By Joshua Diedrich
I have a hard time putting my finger on exactly why the arts are so looked down upon as a career in America. I’m a classical figure and portrait sculptor, so it’s something I think about a lot, but the answer still eludes me.
It could be our Puritanical past telling us that they’re frivolous or a waste of money. It could be that there’s such a huge emphasis on the arts in early schooling, making us think of them forever as a childish activity that everyone ought to be able to do badly, but only a few are immature enough to believe they can do well.
It could just be that these careers are difficult and have no clear path to success, and thus, people don’t understand how creatives make a living, and forever carry a chip on their shoulder that we are lucky and get out of doing “real work.”
The arts are not a “real job” like construction, or warehousing, or farming. Overall, they are in fact much bigger
and more lucrative than any of those jobs. The arts contribute more than five times more to the US economy than all of agriculture does. Artnet News reported in March 2019
…the US Bureau of Economic Analysis and the National Endowment for the Arts released a report with a stunning takeaway: that the arts contribute $763.6 billion to the US economy—4.2 percent of the GDP—more than agriculture, transportation, or warehousing.
The data, which is pulled from 2015, the most recent year for which figures are available, also shows that 4.9 million people work in the arts economy and earn more than $370 billion. (Importantly, the report defines the arts broadly to include everything from jewelry manufacturing to film and TV production.)
Sixty BILLION more than construction, and 227 billion more than transportation and warehousing. The arts represent nearly 5% of the entire US GDP, and employ over 5 MILLION people.
Frankly, purely in a sense of bringing home the bacon, the arts may be a “realer” job than anything else you do.
In times like these though, when economic going gets rough, we all know that we will be left on the margins. Like sex workers, our fellow residents of the highly profitable margins, laws will be written to carefully exclude us from aid in favor of “real jobs” like fast food—an industry that the arts out-employs by more than a million workers, or coal mining, which Arby’s alone out-employs in the fast food sector, and which the arts sector out-employs by a ratio of 100 to 1. (Literally. There are 5,000,000 creatives and arts support workers in the US. There are 50,000 miners.)
I’m doing OK this year. Sculpture generally does well in times of crisis, when the stock market is gangbusters for wealthy donors, and people want to memorialize things. The romance novelists I know are doing great right now, when people need to escape more than ever. Some of us will probably be fine. Performers, musicians, circus artists, stage managers, singers, dancers, actors… much less so.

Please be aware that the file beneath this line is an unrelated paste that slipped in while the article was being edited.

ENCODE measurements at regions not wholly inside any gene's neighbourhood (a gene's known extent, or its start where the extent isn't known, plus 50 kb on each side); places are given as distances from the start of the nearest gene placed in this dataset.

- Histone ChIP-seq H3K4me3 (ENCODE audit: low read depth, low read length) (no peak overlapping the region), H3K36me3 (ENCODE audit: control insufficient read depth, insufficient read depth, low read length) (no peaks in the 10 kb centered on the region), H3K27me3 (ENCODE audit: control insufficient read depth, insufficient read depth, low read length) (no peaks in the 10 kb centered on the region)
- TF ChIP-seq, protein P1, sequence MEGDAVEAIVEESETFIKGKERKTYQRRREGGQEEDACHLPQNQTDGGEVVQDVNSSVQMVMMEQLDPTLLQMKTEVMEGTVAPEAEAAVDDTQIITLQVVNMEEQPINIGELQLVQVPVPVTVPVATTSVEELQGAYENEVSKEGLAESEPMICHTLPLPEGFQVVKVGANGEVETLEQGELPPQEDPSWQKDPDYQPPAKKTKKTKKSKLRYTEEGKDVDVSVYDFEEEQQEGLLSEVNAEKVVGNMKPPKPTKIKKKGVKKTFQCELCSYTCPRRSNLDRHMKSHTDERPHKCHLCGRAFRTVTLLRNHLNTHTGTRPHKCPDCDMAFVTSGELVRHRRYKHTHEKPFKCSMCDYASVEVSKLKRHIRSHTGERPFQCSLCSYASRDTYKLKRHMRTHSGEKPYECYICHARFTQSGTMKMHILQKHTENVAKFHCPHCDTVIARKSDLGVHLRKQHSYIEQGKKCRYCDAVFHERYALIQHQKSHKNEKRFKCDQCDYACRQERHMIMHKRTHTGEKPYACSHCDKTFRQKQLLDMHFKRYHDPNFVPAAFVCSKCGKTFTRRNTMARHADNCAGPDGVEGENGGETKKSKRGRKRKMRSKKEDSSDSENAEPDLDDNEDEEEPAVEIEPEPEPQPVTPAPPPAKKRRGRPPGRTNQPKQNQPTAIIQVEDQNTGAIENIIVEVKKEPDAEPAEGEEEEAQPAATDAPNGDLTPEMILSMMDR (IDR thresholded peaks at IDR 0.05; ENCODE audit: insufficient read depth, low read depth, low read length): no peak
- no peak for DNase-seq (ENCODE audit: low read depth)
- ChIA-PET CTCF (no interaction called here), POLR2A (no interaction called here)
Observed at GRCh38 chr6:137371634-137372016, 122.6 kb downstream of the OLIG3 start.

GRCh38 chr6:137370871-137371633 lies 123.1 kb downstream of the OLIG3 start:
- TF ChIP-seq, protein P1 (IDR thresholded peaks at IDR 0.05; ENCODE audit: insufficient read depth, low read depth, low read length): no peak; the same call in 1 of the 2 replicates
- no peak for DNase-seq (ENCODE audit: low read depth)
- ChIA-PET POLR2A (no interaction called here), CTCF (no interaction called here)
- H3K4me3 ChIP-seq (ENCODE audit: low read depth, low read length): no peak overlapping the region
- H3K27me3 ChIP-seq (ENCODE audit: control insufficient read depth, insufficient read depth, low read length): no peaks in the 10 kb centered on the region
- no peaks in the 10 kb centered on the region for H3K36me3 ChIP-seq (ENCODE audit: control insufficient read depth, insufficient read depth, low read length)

There’s been some government action to try to protect venues at least, but all in all, our low conception of the arts place in American culture and within the US economy is a lie we like to tell ourselves. With that lie, we do great damage to ourselves and our society. It’s a childish, self-aggrandizing view, based on nothing, and purely in the interests of being adults and facing facts, it needs to change.
If your broker couldn’t wait to watch Soul or Wonder Woman, if your accountant was thrilled to get a new novel to escape into, eventually, they must own up to the idea that the arts are not beneath them. If you create art, or music, or dance, or words, you, too, are part of an enormous, measurable, financial contribution to the GDP. People may spend their days in construction or finance, but the arts are what they want to come home to.
And yet, even knowing that we are a real job that matters to America very much, all of us in the field understand that there will be no government aid for us, no fundraisers, no protections, as this crisis continues. This will likely be true as much as people need us, or miss us, as much as we are an incredibly important part of their world.
One of my drawing teachers was a Japanese printmaker named Takahara Takeshi. He took us all out to his studio on the last day of that year, and showed us around, mostly making light of himself and his work as he tended to do, but at the end he said:
In your life, because you are artists, people will try to tell you that you are not dealing with the real world. You will meet lawyers and businessmen who will look down on you, and tell you that you are avoiding reality—that you should get a real job, participate in society like everyone else. They will say that you are renouncing the real world and indulging your ego. You must listen to me and believe what I tell you now, that we are not the ones avoiding reality; it is they who are avoiding reality. It is the businessmen, and the lawyers and the accountants who are caught up in a self-indulgent fantasy, but they cannot see this. They will not understand or believe it. They will never choose to see. And to go on, you will have to learn to forgive them for that.
A classically trained sculptor, Joshua Diedrich currently runs a teaching studio in Kalamazoo where he works on public commissions and his own work, and takes on apprentices in figurative art and sculpture. He headed the Sculpture department at the Kalamazoo Institute of Arts for four years, and is a Michigan regional rep for Burning Man. Follow him on Instagram @diedrichsculpture.